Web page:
You've seen the FLOTUS mom-dance. (Hopefully.) Now you know the backstory: Michelle Obama officially launched a new initiative today, "Let's Move," to help schools and parents integrate physical education into kids' lives, with the goal of getting 50,000 schools on board over the next five years.
Schools are cutting P.E. time or eliminating it all together because they're strapped for cash. But the first lady thinks that "just because it's hard doesn't mean we should stop trying," as she said in her prepared remarks. "It means we should try harder. It means that all of us - not just educators, but businesses and nonprofits and ordinary citizens - we all need to dig deeper and start getting even more creative."
"Creative" could mean learning the alphabet while dancing or multiplication tables while doing jumping jacks so kids can get in their recommended daily hour of exercise, Education Secretary Arne Duncan told the New York Times. Whatever it takes to get kids moving, since schools can't control how much time they spend watching TV or playing video games or SnapChatting each other while not on campus.
"Let's Move" offers "modest" grants from the Education Department. Nike has committed $50 million to the effort over the next five years; a bunch of other groups including Kaiser Permanente and the General Mills foundation have pledged more than $20 million.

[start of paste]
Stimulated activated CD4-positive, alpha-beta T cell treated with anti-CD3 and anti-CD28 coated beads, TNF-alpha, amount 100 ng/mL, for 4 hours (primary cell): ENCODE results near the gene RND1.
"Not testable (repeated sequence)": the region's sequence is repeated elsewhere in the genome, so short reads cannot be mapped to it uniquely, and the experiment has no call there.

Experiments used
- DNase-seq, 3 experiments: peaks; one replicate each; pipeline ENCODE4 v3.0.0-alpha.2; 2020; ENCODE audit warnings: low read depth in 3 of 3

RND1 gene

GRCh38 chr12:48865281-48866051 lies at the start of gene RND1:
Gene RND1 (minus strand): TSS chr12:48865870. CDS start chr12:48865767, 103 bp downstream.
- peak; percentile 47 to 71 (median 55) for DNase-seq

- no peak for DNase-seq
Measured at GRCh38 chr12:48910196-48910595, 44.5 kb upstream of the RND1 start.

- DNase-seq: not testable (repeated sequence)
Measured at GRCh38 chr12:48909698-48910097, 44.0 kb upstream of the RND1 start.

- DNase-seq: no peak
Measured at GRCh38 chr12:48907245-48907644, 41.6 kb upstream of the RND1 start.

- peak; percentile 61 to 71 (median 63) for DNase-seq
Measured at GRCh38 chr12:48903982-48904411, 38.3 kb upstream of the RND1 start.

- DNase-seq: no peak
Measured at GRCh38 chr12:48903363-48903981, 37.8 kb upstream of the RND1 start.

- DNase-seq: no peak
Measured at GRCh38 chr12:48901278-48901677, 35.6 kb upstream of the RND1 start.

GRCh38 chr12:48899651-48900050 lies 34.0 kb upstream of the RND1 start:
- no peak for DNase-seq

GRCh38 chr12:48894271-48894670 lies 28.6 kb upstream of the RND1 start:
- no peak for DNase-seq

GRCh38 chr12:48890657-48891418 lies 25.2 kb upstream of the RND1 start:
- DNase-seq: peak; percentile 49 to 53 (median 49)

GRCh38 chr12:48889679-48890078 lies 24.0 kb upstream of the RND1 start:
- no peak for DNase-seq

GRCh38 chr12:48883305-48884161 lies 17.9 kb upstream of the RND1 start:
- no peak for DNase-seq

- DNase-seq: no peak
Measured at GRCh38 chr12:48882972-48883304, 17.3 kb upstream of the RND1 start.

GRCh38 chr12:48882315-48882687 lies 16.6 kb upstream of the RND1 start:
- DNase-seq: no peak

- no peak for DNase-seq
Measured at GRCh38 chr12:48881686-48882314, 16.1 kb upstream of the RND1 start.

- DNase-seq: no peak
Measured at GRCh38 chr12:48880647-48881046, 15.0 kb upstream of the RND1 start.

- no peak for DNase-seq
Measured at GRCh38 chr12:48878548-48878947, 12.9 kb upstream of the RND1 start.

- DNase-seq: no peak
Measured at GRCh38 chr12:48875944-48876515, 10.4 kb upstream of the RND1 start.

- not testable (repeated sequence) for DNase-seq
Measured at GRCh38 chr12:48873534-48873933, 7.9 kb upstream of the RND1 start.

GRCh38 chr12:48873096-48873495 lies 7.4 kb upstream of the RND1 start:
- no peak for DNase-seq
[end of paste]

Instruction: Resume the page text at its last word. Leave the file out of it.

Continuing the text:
Michelle announced the initiative today at McCormick Place in her Chicago hometown alongside several Olympians, including gymnasts Dominique Dawes and Gabby Douglas, sprinter Allyson Felix, tennis player Serena Williams, decathlete Ashton Eaton, San Francisco 49ers quarterback Colin Kaepernick and triathlete Sarah Reinertsen, whose left leg was amputated above the knee when early on in life.
All those star athletes are incredibly inspiring, of course. But I hope that the program encourages kids who aren't wannabe Serenas and Gabbys to care about fitness, too. I've written about how being picked last in gym class again and again, for years, really messed me up: as an adult, it's difficult for me to incorporate exercise into my daily routine because I never developed a passion for being active as a kid. If the goal is to help "today's largely sedentary kids move their bodies," the initiative will have to go beyond superstar sponsors and focus on the kids who are most reluctant to jump around.